Before 1948 health policy was often made at the local and regional level. The centralised nature of the NHS and its funding from general taxation allowed policymakers to deal with issues in a coordinated way. Political control of the health service enabled successive governments to decide how much resource to put into services, but also how to shape and structure them. But there were disadvantages. Variation in access to and the quality of services was a feature of the pre-NHS system, and despite its architects’ greatest hopes, inequalities did not disappear with the coming of the NHS (for instance the historic much greater endowment of hospital beds per head of population in London remains the case today).

At the same time, while British health policymaking appears to have become more centralised, beneath the surface localism remained important. Devolution and regional variation have come to the fore. It was probably always true that there was no ‘national’ health service, but a series of health services that differed quite significantly between England, Wales, Scotland, and Northern Ireland, as was obvious with the differences in the changing rules announced during lockdown. This has become even more the case as national devolution gathers pace. Local government has resumed some of its nineteenth century role with the return of public health responsibilities to local government following the Health and Social Care Act in 2012.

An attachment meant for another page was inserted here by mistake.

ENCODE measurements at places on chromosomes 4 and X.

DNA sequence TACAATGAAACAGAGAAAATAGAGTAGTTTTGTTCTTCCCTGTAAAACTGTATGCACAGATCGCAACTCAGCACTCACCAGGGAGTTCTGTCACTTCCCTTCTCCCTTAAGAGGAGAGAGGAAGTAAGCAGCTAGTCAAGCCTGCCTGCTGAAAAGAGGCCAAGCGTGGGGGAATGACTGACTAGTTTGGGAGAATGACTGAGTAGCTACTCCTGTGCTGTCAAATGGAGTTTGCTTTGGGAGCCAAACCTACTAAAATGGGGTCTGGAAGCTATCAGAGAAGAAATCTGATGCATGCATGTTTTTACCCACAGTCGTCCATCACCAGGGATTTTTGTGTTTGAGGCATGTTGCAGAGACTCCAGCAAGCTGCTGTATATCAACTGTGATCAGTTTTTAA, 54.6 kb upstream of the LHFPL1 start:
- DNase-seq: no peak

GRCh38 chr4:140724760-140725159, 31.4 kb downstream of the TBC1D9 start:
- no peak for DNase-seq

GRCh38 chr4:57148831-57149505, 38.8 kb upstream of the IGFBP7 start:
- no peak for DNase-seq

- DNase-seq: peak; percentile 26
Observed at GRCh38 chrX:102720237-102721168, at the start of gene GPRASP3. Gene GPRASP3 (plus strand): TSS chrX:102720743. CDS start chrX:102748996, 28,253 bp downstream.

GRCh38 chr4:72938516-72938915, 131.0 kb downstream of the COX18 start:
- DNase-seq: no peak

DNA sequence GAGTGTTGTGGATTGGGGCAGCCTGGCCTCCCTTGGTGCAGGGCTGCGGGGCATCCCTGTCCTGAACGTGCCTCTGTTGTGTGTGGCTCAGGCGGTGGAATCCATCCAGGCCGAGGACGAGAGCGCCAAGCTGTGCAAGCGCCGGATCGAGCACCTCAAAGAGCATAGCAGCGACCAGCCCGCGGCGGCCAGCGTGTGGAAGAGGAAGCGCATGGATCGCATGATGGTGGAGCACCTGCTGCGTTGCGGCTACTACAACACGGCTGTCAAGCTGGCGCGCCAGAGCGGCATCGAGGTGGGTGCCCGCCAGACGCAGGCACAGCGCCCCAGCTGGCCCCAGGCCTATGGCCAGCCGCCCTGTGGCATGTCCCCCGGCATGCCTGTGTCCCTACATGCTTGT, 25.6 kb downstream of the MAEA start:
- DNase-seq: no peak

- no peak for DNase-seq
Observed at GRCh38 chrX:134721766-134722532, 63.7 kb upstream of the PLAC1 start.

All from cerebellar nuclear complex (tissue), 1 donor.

What can a contemporary policymaker take from this complex picture?  Perhaps they would do well to emulate the Victorian reformers who managed to achieve change by getting central and local actors to work together. Coordination has long been a challenge, and the centralised nature of the NHS should not obscure the need to maintain a dynamic and constructive relationship between the Westminster government and elected, provincial authorities.

Please note: Views expressed are those of the author.